For most families the summer holiday will start and end with a car journey. And they won’t be the only ones on the road. It can seem like everyone is heading in the same direction at the same time. The main holiday routes get busy and jams can be difficult to avoid.
According to a recent internet survey by Highways England almost 60 per cent of holidaymakers said they would be travelling on a Friday or Saturday. At peak getaway times there can be 4,000 vehicles an hour heading down the M5 through Somerset, over 5,000 an hour leaving London via the M3, 4,000 an hour making their way up the M6 towards the Lake District and a steady 2,500 on the M20 towards the Channel Tunnel and Dover ferries. These aren’t the only busy routes either as people head for the beaches and other tourist destinations every summer.
When is the best time to set off?
As well as planning the route, make sure you know how long the journey will take. Then give yourself plenty of time, allowing for when the roads might be busy and a break every two hours.
For longer journeys (and especially with young kids) plan a bigger break: a lunch stop, somewhere with a playground perhaps, or even a mid-way tourist destination to make the journey feel even more like part of the holiday.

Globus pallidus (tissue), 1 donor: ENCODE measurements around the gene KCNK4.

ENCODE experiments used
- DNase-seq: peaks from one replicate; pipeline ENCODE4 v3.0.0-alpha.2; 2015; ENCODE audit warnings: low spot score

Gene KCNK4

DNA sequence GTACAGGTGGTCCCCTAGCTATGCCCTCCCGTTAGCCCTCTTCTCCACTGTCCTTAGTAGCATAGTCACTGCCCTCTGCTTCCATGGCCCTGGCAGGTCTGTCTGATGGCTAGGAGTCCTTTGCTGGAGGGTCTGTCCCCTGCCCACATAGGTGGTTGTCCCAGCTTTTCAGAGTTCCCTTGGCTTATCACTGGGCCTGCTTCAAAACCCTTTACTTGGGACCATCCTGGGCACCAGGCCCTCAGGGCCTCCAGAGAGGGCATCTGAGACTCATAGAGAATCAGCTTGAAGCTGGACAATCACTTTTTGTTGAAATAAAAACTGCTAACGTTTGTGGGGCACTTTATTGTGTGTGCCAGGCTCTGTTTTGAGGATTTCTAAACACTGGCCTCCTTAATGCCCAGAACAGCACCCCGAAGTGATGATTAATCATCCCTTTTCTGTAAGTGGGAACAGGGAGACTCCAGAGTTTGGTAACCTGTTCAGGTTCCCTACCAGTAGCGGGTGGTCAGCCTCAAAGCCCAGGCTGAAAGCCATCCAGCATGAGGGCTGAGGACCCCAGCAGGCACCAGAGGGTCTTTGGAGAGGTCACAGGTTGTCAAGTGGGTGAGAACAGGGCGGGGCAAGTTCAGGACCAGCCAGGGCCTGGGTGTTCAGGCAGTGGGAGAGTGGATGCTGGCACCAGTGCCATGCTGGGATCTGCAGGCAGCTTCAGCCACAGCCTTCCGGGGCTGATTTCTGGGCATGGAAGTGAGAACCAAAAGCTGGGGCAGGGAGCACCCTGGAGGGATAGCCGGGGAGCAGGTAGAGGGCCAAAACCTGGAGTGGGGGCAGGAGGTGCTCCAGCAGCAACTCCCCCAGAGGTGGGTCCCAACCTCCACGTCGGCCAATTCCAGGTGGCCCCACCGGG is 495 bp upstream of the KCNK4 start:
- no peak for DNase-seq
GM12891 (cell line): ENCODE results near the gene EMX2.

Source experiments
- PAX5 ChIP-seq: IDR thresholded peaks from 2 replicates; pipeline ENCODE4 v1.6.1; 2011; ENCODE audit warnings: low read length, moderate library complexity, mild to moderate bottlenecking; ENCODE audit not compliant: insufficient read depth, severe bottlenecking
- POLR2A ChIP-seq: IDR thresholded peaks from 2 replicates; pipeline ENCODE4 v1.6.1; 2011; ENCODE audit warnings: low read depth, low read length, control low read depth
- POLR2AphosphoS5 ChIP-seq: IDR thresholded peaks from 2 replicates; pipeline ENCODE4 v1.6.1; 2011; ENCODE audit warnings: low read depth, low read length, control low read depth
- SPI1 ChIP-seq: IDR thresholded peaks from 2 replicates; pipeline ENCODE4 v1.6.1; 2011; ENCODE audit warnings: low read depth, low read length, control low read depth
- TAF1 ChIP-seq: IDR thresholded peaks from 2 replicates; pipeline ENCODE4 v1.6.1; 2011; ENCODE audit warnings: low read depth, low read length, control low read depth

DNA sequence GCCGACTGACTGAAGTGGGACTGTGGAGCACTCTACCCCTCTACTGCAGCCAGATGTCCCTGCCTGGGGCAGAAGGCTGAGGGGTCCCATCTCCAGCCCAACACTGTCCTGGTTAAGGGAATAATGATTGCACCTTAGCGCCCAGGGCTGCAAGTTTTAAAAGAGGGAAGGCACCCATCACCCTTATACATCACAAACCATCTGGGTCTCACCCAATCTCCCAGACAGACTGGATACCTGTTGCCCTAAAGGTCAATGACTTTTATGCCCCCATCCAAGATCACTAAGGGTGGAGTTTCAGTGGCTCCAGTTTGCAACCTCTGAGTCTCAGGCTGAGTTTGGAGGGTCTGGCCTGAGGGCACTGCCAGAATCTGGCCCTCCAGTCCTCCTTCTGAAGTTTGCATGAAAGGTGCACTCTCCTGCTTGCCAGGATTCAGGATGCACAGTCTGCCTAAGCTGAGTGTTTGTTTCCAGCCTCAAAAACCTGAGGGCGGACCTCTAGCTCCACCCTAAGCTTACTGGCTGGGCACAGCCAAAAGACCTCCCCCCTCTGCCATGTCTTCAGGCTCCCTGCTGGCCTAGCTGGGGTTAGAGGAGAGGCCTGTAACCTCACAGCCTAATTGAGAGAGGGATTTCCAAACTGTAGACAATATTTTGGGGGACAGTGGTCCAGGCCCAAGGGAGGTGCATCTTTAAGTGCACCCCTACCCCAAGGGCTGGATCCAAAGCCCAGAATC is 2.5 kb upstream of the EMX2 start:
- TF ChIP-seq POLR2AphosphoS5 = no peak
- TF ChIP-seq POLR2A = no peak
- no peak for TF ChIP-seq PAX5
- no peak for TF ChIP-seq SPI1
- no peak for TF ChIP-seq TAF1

It may be easier said than done, but decide what time you need to set off and do your best to leave on time.
An earlier or later start could help you avoid some of the crowded roads. Think about arriving outside the early evening peak, then work your timings back from that.
A few basic checks before you set off such as tyre pressures, engine oil, radiator coolant and making sure you’ve enough fuel can reduce the risk of breakdown (or worse) spoiling the first day of your holiday.
If you’re using a roof rack or bike rack make sure everything is well and truly secured. If anything falls off it’s inconvenient to you and very dangerous for the traffic behind.
Wherever you travel there will unfortunately always be a risk of traffic incidents causing unexpected delays. Most journeys are problem-free, but it’s not a bad idea to build in a safety margin if you have a critical deadline such as a flight or ferry to catch. Remember too that any incident will have a greater effect on traffic if the roads are already busy.
You can check the live traffic situation for England’s motorways and major A-roads before you set off at www.trafficengland.com. Then keep up to date via the car radio, mobile traffic services (as long as you’re not driving) and digital information screens in motorway service areas.
Check the weather forecast too. A hot car can make the driver more tired (and little passengers more irritable), so pack cold drinks and allow more frequent breaks. Wet and windy weather on the other hand will slow down traffic and increase the risk of incidents.
You can find more journey planning information, traffic and weather forecasts on the website www.metoffice.gov.uk/summerhighways